With such a large and diverse network, Air Methods was an early adopter of SMS in the HEMS sector. Here is its own description of management’s, pilots’ and all staff’s commitment to this program:
In 2009, Air Methods entered the FAA SMS voluntary implementation program, which is overseen and evaluated directly by the FAA. The intent of the “Level Status” is to allow aviation service providers to implement an SMS in a standardized manner and to allow recognition of each level of accomplishment. The “Level Status” is part of the SMS maturity model which includes five phases: Level 0: Orientation & Commitment; Level 1: Planning and Organization; Level 2: Reactive Processes; Level 3: Proactive Processes; and Level 4: Continuous Improvement.
In May 2013, we reached the highest level (Level 4) of the FAA’s voluntary Safety Management System (SMS) program. The SMS program is an organizational framework created and implemented by the FAA to systematically guide, track, and provide recognition for safety efforts by commercial air operators. Level 4, the continuous improvement stage, is the final phase of implementation. With this milestone, Air Methods joins the elite company of only seven other commercial air operators (including major U.S. airlines) in the nation to reach this final level, and currently is the only helicopter company and air medical provider to hold this distinction.
We not only support safety concepts and the value, but have demonstrated the commitment during the past six years by investing more than $100 million in advancing and incorporating safety programs and technologies into our operations.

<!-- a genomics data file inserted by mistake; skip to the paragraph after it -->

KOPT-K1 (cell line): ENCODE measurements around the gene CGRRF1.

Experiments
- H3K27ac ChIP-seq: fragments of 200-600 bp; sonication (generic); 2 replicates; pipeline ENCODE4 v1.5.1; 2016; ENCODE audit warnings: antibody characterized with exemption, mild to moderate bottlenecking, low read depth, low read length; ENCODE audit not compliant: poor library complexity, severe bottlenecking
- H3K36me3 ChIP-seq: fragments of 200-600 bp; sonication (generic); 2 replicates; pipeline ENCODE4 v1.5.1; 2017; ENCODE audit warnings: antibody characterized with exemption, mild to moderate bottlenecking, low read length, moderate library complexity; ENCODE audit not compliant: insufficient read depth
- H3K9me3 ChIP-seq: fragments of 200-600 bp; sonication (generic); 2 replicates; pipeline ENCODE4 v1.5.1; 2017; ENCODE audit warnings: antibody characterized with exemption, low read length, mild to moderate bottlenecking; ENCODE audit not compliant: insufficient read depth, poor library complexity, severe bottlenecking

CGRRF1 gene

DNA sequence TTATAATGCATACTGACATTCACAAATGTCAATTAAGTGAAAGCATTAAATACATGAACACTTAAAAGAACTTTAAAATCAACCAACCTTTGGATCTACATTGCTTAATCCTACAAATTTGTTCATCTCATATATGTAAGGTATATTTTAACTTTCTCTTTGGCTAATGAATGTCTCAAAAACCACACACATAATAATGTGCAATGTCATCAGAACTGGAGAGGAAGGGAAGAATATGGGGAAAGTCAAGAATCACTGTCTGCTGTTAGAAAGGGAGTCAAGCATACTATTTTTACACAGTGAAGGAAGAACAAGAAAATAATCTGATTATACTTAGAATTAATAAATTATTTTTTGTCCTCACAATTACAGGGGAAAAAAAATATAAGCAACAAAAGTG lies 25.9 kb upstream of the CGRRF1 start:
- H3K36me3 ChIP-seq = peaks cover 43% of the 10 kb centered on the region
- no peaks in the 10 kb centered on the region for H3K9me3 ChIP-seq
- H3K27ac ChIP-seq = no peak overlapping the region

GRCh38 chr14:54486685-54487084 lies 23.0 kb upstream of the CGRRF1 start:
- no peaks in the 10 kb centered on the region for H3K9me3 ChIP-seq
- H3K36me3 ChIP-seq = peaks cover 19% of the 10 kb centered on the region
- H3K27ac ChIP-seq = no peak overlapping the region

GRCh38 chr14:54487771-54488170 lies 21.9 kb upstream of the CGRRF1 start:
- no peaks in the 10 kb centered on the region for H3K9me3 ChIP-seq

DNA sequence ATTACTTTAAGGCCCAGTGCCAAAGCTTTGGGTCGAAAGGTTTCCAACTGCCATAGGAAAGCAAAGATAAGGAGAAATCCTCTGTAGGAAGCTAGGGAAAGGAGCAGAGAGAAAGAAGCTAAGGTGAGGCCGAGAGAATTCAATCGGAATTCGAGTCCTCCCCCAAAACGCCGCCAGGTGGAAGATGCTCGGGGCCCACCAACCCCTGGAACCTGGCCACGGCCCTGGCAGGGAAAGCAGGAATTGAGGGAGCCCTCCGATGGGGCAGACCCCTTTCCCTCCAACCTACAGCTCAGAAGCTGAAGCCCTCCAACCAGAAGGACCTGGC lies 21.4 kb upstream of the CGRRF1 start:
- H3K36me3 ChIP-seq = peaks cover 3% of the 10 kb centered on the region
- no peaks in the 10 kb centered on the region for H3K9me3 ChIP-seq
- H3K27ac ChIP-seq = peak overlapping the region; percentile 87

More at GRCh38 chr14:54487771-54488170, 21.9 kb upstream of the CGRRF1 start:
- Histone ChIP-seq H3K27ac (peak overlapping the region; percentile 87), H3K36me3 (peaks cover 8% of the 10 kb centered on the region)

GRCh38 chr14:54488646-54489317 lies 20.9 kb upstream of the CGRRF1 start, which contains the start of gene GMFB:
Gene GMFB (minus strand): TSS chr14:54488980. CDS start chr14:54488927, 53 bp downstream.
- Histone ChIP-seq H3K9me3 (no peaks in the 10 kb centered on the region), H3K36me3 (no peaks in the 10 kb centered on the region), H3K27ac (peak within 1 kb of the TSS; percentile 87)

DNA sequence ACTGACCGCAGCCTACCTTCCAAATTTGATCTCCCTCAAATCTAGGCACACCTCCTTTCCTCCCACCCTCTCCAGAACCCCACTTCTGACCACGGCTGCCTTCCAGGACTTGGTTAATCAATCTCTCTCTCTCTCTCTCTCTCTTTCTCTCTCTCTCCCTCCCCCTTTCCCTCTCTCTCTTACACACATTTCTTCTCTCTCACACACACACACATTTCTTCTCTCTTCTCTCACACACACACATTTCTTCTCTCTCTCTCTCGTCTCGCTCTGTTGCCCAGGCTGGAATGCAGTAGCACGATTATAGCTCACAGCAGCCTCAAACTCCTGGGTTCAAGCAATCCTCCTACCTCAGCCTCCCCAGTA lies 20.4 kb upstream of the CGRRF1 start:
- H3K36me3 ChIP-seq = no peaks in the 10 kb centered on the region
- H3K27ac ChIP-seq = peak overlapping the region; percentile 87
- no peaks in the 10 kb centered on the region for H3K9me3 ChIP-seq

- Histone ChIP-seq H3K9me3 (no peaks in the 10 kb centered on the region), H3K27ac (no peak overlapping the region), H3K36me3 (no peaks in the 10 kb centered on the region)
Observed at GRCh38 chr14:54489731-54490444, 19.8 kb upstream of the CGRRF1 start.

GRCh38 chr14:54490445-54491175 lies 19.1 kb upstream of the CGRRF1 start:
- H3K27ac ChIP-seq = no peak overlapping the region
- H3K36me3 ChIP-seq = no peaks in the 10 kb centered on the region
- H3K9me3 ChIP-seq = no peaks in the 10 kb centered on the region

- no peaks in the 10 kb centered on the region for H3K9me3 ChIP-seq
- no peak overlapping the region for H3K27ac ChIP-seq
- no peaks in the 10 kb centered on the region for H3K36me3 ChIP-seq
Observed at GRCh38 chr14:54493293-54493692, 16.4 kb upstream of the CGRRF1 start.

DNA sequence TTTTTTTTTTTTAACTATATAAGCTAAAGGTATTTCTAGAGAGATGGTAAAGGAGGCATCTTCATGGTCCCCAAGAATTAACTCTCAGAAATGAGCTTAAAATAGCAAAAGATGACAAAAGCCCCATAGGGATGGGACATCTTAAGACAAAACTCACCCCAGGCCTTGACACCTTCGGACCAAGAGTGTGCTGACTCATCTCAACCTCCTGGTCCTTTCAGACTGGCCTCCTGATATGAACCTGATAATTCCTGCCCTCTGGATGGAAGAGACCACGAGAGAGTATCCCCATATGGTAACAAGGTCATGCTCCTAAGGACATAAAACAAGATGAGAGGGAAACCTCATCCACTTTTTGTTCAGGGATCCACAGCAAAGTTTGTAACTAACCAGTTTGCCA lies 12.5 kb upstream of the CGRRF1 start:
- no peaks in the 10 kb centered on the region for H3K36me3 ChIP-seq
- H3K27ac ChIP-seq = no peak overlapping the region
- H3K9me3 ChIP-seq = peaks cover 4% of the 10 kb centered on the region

Our Safety Commitment
Air Methods is the first helicopter air medical operator to participate in the FAA’s SMS voluntary implementation program, and currently one to reach the highest level.
Learn more about SMS
Operations Control Center (OCC)
That certainly sounds like Air Methods bought into and achieved the highest level of SMS. Based on Notice 8900.343 , Order 8000.373 and a number of related pronouncements, the Compliance Policy appears to be applicable. The description of the communication between the FAA and Air Methods is bereft of any words suggesting compliance and coordination.
It is very difficult to track the FAA’s enforcement trends since the implementation of the new policies. The most recent reports are a mixture of cases which predate SMS, which involve certificate revocations, which include certificate holders without SMS and which may include other aberrant factors. Consequently it is difficult to graph the FAA actual actions under the new Compliance Philosophy coupled with SMS.
Air Methods was a leader in SMS based on its level 4 attainment; so the public documents between the regulated and the regulator may provide some definitive marks on the tracking graph, such as:
- Was the violation so egregious that it was outside of compliance boundaries?
- Did the absence of Air Methods’ response to the pitot tube problem break the SMS-compliance link?
- Did the FAA field team ignore the policy?
- Something else?
The public pleadings should answer these questions.